of transactions per second in the network. Light verifying nodes are also possible thus
further facilitating scalability and accessibility of the network.

Shared state

The account-based model is reliant on shared mutable state which is known to lead
to complex semantics (and subtle million dollar bugs) in the context of concurrent/
distributed computation. Ergo's model is based on an immutable graph of transactions. This
approach, inherited from Bitcoin, plays well with the concurrent and distributed nature of
blockchains and facilitates light trustless clients.

Expressive Power

Ethereum advocated execution of a turing-complete language on the blockchain. It
theoretically promised unlimited potential, however in practice severe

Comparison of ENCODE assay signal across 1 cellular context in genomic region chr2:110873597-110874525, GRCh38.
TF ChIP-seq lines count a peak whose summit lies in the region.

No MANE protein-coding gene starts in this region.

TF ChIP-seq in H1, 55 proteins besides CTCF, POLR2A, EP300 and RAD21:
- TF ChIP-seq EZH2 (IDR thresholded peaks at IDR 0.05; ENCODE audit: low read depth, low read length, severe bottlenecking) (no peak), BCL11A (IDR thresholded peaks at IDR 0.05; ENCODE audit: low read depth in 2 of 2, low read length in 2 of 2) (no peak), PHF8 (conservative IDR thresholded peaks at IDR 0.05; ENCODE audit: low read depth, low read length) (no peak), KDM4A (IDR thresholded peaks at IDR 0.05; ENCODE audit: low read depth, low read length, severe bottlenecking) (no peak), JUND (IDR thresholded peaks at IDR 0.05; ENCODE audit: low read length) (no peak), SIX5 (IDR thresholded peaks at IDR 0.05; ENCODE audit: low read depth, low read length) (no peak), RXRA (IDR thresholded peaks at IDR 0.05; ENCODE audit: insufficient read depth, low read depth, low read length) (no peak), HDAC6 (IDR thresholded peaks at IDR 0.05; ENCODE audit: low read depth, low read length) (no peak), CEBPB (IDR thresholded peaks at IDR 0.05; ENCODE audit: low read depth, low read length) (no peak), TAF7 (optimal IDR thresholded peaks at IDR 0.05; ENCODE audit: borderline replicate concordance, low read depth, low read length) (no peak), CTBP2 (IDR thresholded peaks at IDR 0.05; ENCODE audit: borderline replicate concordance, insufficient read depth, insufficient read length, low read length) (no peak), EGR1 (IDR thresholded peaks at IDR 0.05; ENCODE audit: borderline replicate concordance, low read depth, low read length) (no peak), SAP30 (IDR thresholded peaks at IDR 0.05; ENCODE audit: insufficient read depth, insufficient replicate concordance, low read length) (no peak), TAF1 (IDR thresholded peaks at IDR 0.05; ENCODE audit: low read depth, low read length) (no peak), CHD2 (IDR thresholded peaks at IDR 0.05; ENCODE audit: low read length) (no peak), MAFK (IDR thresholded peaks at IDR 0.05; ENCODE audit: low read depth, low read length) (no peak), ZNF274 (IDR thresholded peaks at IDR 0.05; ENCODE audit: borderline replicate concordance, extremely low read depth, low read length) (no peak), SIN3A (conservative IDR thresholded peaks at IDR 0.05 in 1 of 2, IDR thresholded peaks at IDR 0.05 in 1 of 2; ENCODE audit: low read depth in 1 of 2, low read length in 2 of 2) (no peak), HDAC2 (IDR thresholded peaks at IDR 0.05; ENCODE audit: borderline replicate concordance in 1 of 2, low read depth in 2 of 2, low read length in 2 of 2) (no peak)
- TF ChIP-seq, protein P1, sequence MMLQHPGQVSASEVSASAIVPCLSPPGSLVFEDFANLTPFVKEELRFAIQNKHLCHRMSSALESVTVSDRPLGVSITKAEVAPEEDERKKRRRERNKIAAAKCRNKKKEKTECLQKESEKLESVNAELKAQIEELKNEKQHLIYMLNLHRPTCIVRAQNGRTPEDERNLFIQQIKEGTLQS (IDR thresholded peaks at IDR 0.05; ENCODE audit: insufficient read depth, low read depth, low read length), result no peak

limitations came to light from excessive blockchain bloat, subtle multi-million dollar bugs, gas costs which
limit contract complexity, and other such problems. Ergo on the flip side extends UTXO to enable
turing-completeness while limiting the complexity of the ErgoScript language itself. The same
expressive power is achieved in a different and more semantically sound way.

With the all of the above points, it should be clear that there are a lot of benefits to the model Ergo is using.
In the rest of this article I will introduce you to the concept of FlowCards - a dApp developer component
which allows for designing complex Ergo contracts in a declarative and visual way.

From Imperative to Declarative

In the imperative programming model of Ethereum a transaction is a sequence of operations
executed by the Ethereum VM. The following Solidity function
implements a transfer of tokens from sender to receiver. The transaction starts when
sender calls this function on an instance of a contract and ends when the function